Every day, financial products are sold for a commission and include internal costs and fees that are difficult to find and define. The dollar value of these commissions and additional internal costs are usually deducted from the amount an investor invests in a financial product. The total return of such a product may therefore be reduced by the value of these hidden costs.
The diagram on the next page provides a general example of how the two different standards — fiduciary and suitability — may affect your relationship with the people and corporations you rely on for financial advice. Are you and your financial advisor both “on the same page?”
Since 2008, the U.S. Government has also begun to care about how financial recommendations are delivered to members of the general investing public. The lack of “self-policing,” protection of client interests and frequent scandals have led our legislative system to pass The Dodd-Frank Wall Street Reform and Consumer Protection Act.
One goal of this legislation was the creation of a single standard for financial advice based upon the current fiduciary standard.
What’s the difference between a fiduciary, fee-based advisor and a commission-based broker?
*The hypothetical chart shown above could be representative of any security or portfolio including bonds, stocks and other investments. It is intended as an illustration of a general concept and should not be considered a representation of actual performance, past or future.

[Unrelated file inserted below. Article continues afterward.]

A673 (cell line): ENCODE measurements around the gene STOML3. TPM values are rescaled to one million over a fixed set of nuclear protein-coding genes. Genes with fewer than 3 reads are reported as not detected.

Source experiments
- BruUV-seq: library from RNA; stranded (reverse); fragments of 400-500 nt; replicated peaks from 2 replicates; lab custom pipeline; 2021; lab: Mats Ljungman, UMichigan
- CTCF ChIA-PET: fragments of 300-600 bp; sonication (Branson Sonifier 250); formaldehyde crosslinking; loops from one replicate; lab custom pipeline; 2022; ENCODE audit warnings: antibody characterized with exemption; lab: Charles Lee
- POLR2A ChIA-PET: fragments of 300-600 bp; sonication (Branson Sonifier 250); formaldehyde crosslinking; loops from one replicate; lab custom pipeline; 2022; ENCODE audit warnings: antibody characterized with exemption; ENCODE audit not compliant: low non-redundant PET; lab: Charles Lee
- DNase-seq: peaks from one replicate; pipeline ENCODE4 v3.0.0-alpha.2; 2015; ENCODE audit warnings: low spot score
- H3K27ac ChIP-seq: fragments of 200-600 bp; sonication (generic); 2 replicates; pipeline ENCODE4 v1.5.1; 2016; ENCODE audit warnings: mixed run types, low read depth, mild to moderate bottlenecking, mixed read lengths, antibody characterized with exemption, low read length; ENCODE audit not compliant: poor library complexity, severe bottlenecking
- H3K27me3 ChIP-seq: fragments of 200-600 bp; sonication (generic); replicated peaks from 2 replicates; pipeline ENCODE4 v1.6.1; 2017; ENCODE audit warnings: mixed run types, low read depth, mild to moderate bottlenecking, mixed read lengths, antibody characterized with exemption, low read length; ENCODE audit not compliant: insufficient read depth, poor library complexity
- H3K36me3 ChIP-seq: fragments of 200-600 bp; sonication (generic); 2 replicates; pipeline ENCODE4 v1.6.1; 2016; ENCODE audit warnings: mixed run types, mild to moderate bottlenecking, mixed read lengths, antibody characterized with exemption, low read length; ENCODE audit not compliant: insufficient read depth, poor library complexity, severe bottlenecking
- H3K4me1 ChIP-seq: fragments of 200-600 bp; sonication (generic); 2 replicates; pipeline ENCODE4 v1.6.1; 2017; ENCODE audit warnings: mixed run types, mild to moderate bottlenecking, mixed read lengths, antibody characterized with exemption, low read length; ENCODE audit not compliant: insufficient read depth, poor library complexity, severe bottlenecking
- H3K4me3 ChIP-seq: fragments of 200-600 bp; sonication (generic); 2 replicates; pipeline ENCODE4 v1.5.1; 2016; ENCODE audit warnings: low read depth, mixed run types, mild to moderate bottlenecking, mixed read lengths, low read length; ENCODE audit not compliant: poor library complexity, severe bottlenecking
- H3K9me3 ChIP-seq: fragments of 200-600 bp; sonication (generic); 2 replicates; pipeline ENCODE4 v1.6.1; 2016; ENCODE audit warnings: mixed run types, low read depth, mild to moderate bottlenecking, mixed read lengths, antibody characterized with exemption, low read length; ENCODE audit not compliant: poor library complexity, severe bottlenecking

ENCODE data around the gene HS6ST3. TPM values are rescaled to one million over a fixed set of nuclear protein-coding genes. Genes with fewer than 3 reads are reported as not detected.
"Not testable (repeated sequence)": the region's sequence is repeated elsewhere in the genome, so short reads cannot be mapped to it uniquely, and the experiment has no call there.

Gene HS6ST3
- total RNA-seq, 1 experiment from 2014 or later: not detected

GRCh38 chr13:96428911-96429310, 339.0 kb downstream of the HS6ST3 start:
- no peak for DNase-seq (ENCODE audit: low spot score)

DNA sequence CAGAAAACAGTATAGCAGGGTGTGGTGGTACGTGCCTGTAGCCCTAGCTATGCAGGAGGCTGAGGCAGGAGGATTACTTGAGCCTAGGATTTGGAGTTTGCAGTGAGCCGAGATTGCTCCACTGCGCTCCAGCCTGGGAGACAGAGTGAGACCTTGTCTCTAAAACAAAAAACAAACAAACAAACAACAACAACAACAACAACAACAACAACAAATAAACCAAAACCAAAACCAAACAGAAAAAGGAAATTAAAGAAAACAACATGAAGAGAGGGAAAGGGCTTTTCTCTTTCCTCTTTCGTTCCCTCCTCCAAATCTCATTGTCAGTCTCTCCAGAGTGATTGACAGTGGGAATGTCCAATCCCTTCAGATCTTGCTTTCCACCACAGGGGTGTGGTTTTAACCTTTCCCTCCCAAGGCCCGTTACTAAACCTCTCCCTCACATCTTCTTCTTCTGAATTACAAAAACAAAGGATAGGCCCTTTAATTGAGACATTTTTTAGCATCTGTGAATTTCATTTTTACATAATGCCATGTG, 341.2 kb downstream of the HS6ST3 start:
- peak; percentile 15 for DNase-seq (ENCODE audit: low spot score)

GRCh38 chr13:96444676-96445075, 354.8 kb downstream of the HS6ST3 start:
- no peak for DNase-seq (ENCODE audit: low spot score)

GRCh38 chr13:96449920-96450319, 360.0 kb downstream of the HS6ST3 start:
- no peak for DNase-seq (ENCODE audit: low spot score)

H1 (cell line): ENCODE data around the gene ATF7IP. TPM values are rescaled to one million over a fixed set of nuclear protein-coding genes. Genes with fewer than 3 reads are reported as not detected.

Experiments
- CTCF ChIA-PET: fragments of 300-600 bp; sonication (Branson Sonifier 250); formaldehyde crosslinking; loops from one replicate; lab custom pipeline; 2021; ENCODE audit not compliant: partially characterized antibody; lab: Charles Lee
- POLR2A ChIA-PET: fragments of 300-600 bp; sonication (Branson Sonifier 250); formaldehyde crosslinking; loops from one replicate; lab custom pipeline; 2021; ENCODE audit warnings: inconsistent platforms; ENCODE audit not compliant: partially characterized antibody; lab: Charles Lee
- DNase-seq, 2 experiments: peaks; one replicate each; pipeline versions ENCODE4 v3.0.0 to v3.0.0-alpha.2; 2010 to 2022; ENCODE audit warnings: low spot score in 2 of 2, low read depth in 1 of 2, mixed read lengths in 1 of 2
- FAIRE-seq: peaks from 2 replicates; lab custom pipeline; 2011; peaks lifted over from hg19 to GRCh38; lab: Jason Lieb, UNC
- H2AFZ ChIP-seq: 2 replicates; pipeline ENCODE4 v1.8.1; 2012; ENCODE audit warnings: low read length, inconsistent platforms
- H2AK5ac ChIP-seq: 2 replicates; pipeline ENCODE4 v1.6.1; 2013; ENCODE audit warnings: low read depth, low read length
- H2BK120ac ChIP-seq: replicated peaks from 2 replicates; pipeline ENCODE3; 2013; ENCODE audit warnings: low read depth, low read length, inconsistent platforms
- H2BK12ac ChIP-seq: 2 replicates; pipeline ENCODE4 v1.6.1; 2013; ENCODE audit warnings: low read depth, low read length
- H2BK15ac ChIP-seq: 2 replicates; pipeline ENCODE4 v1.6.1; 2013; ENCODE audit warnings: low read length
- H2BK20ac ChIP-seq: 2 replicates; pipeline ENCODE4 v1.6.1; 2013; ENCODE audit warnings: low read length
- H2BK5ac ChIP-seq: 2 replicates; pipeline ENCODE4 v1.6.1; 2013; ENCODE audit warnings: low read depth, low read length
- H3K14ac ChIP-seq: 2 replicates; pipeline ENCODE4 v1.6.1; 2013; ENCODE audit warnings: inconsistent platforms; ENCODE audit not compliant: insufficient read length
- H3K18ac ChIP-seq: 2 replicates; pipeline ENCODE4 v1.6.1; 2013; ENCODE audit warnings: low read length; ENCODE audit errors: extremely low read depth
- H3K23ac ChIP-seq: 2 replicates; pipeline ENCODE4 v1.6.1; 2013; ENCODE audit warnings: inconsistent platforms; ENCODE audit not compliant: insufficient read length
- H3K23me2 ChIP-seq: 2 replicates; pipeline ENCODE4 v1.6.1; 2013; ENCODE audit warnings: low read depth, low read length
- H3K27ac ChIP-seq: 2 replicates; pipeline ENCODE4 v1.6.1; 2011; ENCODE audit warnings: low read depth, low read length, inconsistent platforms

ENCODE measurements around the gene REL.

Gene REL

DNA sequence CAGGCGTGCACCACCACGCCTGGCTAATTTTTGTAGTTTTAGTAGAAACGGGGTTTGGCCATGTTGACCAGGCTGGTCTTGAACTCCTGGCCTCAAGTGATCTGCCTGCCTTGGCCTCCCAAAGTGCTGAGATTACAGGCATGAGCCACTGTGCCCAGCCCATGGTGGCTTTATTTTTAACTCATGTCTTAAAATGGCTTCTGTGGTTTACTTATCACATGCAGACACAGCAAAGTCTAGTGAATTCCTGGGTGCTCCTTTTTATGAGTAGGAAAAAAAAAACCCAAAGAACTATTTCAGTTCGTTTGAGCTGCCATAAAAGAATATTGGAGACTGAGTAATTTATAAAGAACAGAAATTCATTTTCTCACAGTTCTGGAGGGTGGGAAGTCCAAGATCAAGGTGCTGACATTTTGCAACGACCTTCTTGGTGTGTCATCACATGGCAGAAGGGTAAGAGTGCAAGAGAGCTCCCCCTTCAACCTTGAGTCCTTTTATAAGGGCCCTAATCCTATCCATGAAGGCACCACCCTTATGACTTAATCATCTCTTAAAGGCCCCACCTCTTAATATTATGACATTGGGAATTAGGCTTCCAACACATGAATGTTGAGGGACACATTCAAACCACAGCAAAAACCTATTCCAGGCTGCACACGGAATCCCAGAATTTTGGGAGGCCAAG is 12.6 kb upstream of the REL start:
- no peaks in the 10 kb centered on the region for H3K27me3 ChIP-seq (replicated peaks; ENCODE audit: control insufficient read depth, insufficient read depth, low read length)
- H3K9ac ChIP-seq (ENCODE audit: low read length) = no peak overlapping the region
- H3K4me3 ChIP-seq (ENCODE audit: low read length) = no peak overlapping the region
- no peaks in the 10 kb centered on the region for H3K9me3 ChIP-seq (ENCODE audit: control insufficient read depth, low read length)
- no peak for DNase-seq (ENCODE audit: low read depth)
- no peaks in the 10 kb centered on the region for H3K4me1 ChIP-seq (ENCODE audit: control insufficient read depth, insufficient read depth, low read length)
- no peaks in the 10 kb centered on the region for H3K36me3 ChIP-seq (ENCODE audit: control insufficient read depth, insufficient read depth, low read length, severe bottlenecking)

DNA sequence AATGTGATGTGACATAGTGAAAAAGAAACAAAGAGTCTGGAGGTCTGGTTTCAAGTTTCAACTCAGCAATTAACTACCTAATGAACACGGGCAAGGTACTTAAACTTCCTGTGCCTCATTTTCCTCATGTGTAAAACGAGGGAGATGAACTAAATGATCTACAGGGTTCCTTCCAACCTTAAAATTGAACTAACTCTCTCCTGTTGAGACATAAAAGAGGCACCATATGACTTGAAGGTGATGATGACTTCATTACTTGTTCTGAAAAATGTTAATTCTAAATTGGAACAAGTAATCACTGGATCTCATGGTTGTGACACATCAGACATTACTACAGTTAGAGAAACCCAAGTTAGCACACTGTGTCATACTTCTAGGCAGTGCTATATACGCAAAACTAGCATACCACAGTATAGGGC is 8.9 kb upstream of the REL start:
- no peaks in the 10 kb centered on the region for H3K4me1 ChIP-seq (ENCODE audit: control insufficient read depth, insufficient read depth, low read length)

Today’s financial industry offers its clients a wide range of options. In our eyes, every client deserves to have their needs put first and solutions offered according to those needs.
A Global Financial advisor can help you to understand these options and work with you to decide how they might impact your specific financial needs.
Prior to meeting with a Global Financial advisor, ask your current or prospective financial advisor if they are acting as a broker or an advisor.
Ask them to formally list all the areas in which they and their company can receive commissions. If they cannot or will not, we strongly urge you to consider whose best interests they have at heart.Upfront commissions, hidden costs and murky fees cause an immediate and lasting reduction in investment returns.
This helpful retirement kit includes three guides that address topics you should consider when planning your retirement. Enter your name and email address below to request your free copy.
Before you can plan your retirement, you need to know the facts. This helpful Retirement Kit includes three separate guides that address several topics you should consider when planning your retirement.
We are an independent financial services firm helping individuals create retirement strategies using a variety of investment and insurance products to custom suit their needs and objectives.
Investment advisory services offered only by duly registered individuals through AE Wealth Management, LLC (AEWM). AEWM and Oxford Retirement & Estate Planning, Inc. are not affiliated companies.